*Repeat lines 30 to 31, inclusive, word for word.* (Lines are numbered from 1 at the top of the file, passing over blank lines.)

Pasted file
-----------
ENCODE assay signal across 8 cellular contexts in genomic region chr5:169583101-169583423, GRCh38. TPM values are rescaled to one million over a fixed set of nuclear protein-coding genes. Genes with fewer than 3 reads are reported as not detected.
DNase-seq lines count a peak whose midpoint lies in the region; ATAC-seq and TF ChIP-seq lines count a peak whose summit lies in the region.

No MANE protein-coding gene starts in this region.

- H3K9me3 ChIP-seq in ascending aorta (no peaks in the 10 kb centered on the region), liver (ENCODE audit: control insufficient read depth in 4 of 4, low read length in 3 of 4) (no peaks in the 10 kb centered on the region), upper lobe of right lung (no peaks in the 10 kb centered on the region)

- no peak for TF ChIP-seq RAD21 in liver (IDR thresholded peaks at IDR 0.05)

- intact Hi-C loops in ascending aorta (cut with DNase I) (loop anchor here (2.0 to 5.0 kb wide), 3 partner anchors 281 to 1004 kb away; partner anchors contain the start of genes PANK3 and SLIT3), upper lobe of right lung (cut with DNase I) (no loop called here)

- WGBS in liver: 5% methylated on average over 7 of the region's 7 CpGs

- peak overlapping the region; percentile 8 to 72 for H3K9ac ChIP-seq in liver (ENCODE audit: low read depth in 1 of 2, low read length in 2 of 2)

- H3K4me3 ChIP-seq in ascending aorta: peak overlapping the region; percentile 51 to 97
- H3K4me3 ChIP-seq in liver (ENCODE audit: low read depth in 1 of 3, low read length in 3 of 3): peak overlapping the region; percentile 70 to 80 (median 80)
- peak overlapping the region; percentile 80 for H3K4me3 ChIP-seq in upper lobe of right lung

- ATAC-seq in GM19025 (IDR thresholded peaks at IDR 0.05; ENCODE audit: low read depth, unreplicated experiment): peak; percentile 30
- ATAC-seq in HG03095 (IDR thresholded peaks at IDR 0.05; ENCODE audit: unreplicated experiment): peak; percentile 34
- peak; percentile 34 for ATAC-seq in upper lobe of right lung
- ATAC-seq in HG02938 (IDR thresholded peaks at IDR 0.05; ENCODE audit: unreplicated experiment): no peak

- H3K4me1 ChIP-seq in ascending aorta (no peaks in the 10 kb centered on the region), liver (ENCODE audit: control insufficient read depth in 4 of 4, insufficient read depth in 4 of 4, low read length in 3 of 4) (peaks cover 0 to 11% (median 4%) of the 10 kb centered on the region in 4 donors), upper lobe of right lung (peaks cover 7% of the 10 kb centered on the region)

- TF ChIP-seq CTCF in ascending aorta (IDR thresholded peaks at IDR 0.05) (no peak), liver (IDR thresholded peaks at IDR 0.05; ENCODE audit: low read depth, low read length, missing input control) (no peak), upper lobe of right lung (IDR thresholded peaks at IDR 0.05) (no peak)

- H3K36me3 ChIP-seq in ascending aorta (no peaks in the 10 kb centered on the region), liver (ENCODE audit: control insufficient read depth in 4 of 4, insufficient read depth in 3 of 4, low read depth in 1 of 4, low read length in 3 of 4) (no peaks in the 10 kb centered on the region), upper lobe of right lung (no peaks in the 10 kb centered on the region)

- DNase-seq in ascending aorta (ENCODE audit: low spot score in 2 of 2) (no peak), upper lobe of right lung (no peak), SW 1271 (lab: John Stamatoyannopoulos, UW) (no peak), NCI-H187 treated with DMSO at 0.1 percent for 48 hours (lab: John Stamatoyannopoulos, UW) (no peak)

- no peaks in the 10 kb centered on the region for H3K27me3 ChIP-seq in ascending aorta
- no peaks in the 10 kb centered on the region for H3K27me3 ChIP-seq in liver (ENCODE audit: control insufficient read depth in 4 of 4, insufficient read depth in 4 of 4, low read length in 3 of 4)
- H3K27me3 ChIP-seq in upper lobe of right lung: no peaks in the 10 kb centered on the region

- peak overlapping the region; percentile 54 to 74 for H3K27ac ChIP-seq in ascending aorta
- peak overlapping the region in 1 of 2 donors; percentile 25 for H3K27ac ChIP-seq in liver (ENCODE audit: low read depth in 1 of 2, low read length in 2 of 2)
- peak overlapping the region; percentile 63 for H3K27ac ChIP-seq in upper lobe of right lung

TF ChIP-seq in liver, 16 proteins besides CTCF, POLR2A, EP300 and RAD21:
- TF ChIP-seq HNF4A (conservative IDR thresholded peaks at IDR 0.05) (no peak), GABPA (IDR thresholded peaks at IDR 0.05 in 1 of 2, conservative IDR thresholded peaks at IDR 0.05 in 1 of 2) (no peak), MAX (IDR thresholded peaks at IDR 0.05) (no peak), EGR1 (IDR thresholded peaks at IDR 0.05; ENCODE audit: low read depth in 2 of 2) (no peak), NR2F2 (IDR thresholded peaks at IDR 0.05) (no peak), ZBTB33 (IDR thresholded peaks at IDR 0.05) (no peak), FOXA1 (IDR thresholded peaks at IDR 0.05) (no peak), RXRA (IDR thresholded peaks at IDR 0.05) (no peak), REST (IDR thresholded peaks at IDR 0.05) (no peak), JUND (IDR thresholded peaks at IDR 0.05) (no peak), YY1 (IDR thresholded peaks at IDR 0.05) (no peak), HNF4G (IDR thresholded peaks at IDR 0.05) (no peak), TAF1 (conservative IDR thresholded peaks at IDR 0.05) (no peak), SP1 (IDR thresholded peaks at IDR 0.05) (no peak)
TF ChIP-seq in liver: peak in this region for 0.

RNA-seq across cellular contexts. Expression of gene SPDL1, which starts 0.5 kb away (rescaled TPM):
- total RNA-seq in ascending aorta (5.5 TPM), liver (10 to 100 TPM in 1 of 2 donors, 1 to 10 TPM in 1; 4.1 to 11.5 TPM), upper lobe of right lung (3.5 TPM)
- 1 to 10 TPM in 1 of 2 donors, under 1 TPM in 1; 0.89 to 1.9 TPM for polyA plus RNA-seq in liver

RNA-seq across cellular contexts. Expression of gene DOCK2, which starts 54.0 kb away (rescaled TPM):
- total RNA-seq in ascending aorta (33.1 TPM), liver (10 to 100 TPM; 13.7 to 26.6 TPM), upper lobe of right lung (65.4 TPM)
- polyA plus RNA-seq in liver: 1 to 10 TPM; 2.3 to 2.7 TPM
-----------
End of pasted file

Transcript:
- total RNA-seq in ascending aorta (5.5 TPM), liver (10 to 100 TPM in 1 of 2 donors, 1 to 10 TPM in 1; 4.1 to 11.5 TPM), upper lobe of right lung (3.5 TPM)
- 1 to 10 TPM in 1 of 2 donors, under 1 TPM in 1; 0.89 to 1.9 TPM for polyA plus RNA-seq in liver